# FOM: second-order logic is a myth

Robert Black Robert.Black at nottingham.ac.uk
Tue Feb 23 12:22:56 EST 1999

```I'm with Jacques Dubucs on this one.  Of course Steve's entitled to his
neoformalist view, and I dare say it's widely shared, but it's not the only
tenable view, and it's not clear that in the long run it's really tenable
at all.

There is a 'naive' view that talk about quantification over *every
possible, however arbitrary* subset of an infinite set makes perfectly
determinate objective sense.  Intuitively, this has a lot going for it.
(Note, for example, that on Steve's contrary view 'arbitrary real number'
has no clear sense, which would surprise most working mathematicians.)  The
naive view seems initially so obvious that I personally find it hard to
explain to my students of the philosophy of mathematics just what is
supposed to be wrong with it.

Nor need the view stay naive when confronted with the results of
20th-century logic and foundations.  It then becomes the view that
second-order logic is perfectly determinate (though not recursively
axiomatizable), that CH has a determinate truth-value (though one we don't
know, and perhaps even couldn't ever know), and so on.

>From this viewpoint, let us discuss what Steve says:

>Among f.o.m. researchers, it's widely recognized that `second-order
>logic' (involving quantification over arbitrary subsets of or
>predicates on the domain of individuals) is not really a well-defined
>logic, because it involves many hidden assumptions.  In particular, it
>depends on the underlying set theory.  Do we want to assume the axiom
>of choice, or not?  What about V=L?  What about large cardinals?  Etc
>etc.  It is well known that these decisions concerning the underlying
>set theory are unavoidable, in the sense that they can easily affect
>the set of second-order validities.  For example, there are sentences
>in the language of second-order arithmetic whose truth-values depend
>on the underlying set theory, in the sense that they are independent
>of ZFC, or even ZFC + GCH.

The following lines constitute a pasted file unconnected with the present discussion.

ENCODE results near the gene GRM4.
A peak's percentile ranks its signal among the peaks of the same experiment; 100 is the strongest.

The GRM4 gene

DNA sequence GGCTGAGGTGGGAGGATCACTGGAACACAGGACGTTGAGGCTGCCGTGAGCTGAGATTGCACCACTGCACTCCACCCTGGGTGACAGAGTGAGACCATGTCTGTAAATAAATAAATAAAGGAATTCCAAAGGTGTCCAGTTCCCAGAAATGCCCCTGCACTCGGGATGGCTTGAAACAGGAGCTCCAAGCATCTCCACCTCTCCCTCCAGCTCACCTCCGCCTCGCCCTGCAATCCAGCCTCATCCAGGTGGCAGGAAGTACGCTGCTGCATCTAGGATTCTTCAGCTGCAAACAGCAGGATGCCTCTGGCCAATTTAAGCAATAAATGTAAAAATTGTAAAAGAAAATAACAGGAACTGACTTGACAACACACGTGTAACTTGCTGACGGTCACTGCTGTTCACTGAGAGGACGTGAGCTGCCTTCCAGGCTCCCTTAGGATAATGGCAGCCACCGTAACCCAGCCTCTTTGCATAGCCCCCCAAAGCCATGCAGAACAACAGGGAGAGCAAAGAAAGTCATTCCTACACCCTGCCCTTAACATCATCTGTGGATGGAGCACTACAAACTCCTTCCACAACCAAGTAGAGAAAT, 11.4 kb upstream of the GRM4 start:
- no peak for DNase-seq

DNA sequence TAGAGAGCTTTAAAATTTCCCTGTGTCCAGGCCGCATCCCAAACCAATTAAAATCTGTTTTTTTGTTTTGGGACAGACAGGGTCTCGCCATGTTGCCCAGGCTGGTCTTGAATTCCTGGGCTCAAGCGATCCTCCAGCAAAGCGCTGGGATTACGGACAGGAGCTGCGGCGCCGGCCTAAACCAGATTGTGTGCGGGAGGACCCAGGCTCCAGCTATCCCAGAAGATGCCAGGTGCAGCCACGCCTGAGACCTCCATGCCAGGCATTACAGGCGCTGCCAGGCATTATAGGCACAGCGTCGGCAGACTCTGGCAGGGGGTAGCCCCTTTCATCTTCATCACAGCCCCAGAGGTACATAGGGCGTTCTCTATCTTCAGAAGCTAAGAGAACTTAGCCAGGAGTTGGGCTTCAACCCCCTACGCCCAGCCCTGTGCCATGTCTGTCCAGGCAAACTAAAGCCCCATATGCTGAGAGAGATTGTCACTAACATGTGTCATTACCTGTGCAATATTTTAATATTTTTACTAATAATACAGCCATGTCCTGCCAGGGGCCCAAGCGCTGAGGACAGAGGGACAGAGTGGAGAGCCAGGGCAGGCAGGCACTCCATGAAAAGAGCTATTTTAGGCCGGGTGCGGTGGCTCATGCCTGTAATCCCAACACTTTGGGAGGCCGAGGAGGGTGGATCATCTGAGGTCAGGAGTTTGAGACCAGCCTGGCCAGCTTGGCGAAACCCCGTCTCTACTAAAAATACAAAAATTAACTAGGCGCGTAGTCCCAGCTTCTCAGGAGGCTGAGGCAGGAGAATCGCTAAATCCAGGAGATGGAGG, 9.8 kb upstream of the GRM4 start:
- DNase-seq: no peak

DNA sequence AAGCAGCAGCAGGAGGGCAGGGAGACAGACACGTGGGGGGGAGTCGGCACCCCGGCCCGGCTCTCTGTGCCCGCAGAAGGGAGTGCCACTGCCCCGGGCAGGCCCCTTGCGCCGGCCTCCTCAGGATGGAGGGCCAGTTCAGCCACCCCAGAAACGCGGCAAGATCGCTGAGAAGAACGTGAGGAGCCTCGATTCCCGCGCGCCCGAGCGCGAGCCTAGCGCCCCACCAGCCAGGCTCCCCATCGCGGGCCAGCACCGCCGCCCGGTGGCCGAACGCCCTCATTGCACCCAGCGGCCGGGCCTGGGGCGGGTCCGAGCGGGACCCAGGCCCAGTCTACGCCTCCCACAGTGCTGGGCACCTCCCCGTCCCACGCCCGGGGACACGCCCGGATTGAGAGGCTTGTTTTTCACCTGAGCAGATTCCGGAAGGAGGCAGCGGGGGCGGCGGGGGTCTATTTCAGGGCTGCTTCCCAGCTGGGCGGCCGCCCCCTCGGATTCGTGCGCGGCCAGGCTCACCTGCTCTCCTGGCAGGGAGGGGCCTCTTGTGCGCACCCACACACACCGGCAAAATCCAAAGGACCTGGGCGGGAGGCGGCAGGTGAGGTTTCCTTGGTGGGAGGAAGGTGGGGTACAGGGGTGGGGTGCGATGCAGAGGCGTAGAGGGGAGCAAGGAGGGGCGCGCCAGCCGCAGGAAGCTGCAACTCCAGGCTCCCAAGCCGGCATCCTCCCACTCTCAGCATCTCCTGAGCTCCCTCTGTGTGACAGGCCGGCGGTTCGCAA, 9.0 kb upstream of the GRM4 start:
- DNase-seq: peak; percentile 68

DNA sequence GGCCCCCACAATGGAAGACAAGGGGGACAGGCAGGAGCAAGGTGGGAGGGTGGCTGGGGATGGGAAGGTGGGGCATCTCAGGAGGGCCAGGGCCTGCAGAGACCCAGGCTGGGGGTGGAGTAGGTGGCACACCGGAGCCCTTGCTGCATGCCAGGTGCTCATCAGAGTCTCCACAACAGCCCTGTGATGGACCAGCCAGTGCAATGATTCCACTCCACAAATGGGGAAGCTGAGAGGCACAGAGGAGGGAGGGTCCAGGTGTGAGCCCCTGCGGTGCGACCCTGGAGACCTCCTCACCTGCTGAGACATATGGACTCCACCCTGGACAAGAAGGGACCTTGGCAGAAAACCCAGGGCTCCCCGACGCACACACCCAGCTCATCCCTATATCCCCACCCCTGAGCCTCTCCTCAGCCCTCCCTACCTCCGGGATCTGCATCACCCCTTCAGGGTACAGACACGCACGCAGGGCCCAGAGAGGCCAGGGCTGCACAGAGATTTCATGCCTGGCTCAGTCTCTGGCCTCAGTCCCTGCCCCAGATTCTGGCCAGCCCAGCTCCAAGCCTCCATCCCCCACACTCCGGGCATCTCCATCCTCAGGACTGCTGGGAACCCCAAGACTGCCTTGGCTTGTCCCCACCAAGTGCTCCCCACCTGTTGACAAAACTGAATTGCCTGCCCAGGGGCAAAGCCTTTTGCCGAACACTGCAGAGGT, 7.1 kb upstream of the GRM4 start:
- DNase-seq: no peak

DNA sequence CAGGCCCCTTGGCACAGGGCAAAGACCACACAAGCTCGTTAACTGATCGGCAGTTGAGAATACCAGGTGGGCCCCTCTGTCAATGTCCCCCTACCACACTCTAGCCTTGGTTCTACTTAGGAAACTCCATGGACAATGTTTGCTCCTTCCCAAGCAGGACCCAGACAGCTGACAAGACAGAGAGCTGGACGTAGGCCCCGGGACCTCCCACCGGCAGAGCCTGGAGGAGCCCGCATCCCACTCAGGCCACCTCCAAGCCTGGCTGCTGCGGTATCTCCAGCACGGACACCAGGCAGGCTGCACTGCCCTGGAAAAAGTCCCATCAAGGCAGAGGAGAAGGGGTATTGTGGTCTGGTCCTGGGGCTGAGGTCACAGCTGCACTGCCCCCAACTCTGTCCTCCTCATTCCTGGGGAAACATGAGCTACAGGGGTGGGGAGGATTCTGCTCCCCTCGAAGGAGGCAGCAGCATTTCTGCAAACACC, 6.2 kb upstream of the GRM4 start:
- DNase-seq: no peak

Well, no.  Second-order validity doesn't on the naive view depend on
set-*theory* (what axioms we assume about sets) - it depends on the *facts*
about sets.  AC is true.  The truth-value of V=L is unknown, though
falsehood is a good guess.  Large cardinals are irrelevant, because
although large cardinal axioms in first-order ZF allow us to prove new
theorems about what goes on at lower levels, they don't affect what is true
at those lower levels.  Etc etc.  There are sentences of second-order logic
which are valid if CH is true, invalid if CH is false, so we don't know
whether they're valid or not. And so on.  As Thomas Hobbes (not a
philosopher I would normally want to cite for his views on mathematics)
said three centuries ago "Geometry hath in it somewhat like wine, which,
when new, is windy; but afterwards though less pleasant, yet more
wholesome. Whatsoever therefore is true, young geometricians think
demonstrable; but elder not".

[Note incidentally that although ZF is normally studied today (for good
reason!) as a first-order theory, it was not originally so conceived by
Zermelo.  And just as a matter of history, I think the person most
responsible for trying to get everything into first-order logic was Skolem
rather than Hilbert - I forget the details, but you'll find them e.g. in
Gregory Moore - 'The emergence of first-order logic' in Aspray & Kitcher
(ed) - History and Philosophy of Modern Mathematics.]

The sort of position I've just sketched has been taken seriously by a lot
of people who can hardly be accused of infection by postmodernism (Goedel,
Kreisel, Boolos, Shapiro).  Now of course there are arguments against this
ultrarealist position, basically working out the idea that, pace Hobbes,
mathematics can't contain undemonstrable truths, but (1) I don't think any
of them are knockdown and (2) if they do work, they are quite likely to
produce overshoot and lead to various versions of constructivism.  Just for
starters, does Steve think first-order arithmetical truth is a well-defined
notion?  The only ways I know of getting a grip on it are via
intuitively-understood second-order logic or something which will be just
as suspect from Steve's point of view for more or less the same reasons.

Incidentally, Martin Davis seems to think he agrees with Steve, but I
wonder whether he really does.  He says of the Henkin completeness proofs
that 'This was completeness relative a to a particular set of structures,
because of course, relative to the intended interpretation, it is
incomplete.'  But if Steve's right, is there any such thing as 'the
intended interpretation' of second-order logic?

Robert Black
Dept of Philosophy
University of Nottingham
Nottingham NG7 2RD

tel. 0115-951 5845

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